By Michael E. Miller
By Allie Conti
By Keegan Hamilton and Francisco Alvarado
By Jake Rossen
By Allie Conti
By Kyle Swenson
By Chris Joseph
By Michael E. Miller
The 33-year-old Russian immigrant sat inside Margarita's, a hole-in-the-wall neighborhood pub he managed on Federal Highway in Lake Worth. The clock was approaching 11 p.m. on Sunday, March 23, the fourth day of the war. With him in the narrow, dimly lit room were a couple of patrons and Walter Peretto, a soft-spoken, bespectacled bartender. Other than the CNN war coverage, which Komyakevich likened to a drug, everything seemed normal enough.
The trouble had already left the building. Ron Mellor, a 61-year-old former Marine, had walked out in a rage after an argument over the war with Komyakevich. Several American soldiers, some captured and some dead, had been shown on Al Jazeera that day. As a former military man, Mellor was outraged. Komyakevich, an easy-going soccer aficionado, told him it's hard to complain about what happens to your soldiers when you invade somebody else's country.
"John just sat calmly at the bar, looking up at the television and occasionally making a comment," Peretto told me when I visited Margarita's last week. "He rarely looked away from the TV. And Ron was just becoming furious. John never seemed to realize the threat."
When Mellor, who had about nine drinks that day, aggressively approached Komyakevich, the bartender stepped in. "Ron was trying to get around me -- it was like football," recalled Peretto. "It was like I was an offensive lineman. At one point, Ron said, 'Let me get around you, I swear I won't cold-cock him.' And John sat there looking at the TV and talking. I said, 'John, shut up.'"
Eventually, Komyakevich, who didn't have anything to drink that night, instructed Peretto to call the police. Mellor left. Rather than dial 911, the bartender locked the back door. "Ron seemed determined," Peretto said. "I thought he might come back. But a gun? I never thought that was possible. Fists? Oh yeah. Maybe even a knife. But not a gun."
Peretto told me the rest of the story. Ten minutes later, the six-foot-two, gray-haired Mellor returned through the unlocked front door, walked determinedly down the bar toward Komyakevich and lifted his silver-colored Smith and Wesson 9mm pistol.
"John!" Peretto warned.
But it was too late.
"Ron started shooting in a very methodical way," Peretto told me. "It was bang ... bang ... bang ... bang."
The first shot hit the bar but missed Komyakevich, who rose up from his stool to see Mellor coming at him. The second shot seemed to hit the Russian in the stomach. Komyakevich grasped his side and let out a scream of horror and pain, then turned and made a break for the back door. With cold determination, Mellor kept walking and firing the pistol, the bullets piercing Komyakevich's back.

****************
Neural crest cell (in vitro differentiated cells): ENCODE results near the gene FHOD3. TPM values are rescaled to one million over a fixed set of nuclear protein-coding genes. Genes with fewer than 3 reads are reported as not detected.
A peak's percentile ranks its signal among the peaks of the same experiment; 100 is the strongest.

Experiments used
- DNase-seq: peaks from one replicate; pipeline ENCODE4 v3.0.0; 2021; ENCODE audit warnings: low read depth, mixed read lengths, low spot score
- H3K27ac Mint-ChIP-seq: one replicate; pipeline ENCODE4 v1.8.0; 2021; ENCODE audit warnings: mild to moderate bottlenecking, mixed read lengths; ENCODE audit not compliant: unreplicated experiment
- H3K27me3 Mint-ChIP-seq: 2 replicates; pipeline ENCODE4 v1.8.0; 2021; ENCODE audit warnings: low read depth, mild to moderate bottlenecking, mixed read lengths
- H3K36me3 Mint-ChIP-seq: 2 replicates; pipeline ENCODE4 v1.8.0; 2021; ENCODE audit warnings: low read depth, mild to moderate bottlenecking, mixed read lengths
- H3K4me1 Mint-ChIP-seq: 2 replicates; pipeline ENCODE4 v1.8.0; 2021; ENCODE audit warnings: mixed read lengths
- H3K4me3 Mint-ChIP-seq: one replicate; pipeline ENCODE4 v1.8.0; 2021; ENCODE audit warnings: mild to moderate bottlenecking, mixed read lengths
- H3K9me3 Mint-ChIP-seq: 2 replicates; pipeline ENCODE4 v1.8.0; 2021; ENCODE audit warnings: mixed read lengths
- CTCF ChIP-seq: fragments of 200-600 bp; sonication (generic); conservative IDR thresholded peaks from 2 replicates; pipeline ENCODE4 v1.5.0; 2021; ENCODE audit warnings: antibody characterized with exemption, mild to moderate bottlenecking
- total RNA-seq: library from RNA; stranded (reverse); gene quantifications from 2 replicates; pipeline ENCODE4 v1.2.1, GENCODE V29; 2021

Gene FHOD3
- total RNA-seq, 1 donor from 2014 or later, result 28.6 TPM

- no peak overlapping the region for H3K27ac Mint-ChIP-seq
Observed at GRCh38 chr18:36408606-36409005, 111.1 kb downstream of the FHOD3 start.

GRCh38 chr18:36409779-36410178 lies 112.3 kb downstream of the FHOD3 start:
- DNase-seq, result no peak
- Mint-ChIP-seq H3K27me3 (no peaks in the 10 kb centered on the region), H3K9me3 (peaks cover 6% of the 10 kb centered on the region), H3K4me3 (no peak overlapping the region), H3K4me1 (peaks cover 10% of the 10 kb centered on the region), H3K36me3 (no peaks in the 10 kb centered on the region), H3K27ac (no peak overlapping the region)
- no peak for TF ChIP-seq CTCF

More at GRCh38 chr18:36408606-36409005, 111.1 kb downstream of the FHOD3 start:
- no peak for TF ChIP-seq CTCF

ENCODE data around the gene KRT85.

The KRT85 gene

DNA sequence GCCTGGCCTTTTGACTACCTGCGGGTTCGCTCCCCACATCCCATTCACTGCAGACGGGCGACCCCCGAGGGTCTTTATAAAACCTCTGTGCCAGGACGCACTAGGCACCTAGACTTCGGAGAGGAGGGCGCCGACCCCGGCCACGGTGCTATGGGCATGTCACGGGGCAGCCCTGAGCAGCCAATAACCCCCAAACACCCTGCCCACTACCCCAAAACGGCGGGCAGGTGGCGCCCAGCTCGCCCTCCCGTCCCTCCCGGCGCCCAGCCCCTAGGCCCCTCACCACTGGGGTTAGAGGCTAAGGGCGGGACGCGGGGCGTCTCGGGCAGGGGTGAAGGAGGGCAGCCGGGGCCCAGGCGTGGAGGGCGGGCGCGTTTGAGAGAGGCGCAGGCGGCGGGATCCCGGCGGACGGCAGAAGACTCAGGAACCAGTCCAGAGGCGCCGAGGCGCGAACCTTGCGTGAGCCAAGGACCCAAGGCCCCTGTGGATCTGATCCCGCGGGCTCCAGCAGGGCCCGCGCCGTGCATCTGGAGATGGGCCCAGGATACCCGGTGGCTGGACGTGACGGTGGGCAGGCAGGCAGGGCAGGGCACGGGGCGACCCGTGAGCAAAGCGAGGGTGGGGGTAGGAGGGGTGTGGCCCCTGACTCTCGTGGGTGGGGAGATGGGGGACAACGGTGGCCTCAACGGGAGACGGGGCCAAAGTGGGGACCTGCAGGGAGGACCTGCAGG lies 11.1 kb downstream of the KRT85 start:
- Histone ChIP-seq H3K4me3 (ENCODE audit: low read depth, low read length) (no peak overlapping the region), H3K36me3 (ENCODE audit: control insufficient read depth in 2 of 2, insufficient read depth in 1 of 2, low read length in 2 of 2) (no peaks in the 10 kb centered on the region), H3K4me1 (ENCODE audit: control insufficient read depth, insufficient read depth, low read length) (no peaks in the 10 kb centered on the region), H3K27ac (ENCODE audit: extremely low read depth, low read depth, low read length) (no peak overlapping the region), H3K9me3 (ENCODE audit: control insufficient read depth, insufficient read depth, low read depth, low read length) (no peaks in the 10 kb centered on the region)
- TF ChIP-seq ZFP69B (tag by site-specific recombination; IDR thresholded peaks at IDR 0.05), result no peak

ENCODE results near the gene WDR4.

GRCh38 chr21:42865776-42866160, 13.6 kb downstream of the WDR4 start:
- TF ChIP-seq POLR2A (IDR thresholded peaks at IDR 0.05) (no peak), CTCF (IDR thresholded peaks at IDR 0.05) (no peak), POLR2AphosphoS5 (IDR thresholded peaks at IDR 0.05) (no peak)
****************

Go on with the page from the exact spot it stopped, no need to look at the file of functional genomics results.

The manager collapsed before he made it to the locked exit. He never had a chance. Mellor stood over him and fired his gun one last time. A chip in the rock tile floor still marks the spot made by the bullet.
Mellor shot seven times, hitting his target with five bullets, according to police.
"After Ron was done, he turned around and he had a smirk on his face, like he was looking for a reaction," Peretto said. "It was like he was fulfilling something, he was defending what he believed in. I felt that he believed he was doing the right thing."
Without a word, Mellor walked out of the bar, climbed into his gray 1989 Cadillac, and drove to the nearby house on J Street where he lived alone. He laid the gun, which still had a bullet in the chamber and eight more in the 18-round magazine, on his television set and calmly called 911. He told the dispatcher that he'd just killed a man "over the war," according to police reports. Lake Worth detectives arrived and, without incident, booked Mellor into the Palm Beach County Jail, where he remains on a first-degree murder charge.
"He was on a mission," Peretto said. "He was a Marine. He was a trained killer and he was on a mission."
The patrons I spoke with during my visit last week described Mellor as a man who would drink and argue incessantly, as if he had a war raging in his very being. They said he had particular scorn for immigrants and liberals.
But Frank Mace, a regular at Margarita's who witnessed the shooting, said he didn't think the shooting had anything to do with Iraq. Having known Mellor for more than a decade, he said it was just a stupid act by an angry drunk. "He did what he did because it was the last bar in town to get kicked out of," Mace angrily told me. "This had nothing to do with the war, but you'll write whatever you want to make up anyway."
Peretto quietly disagreed.
"This was a political assassination," the bartender said bluntly. "There is no question about it. The really sad thing is that Ron became, in that moment, exactly like Saddam Hussein."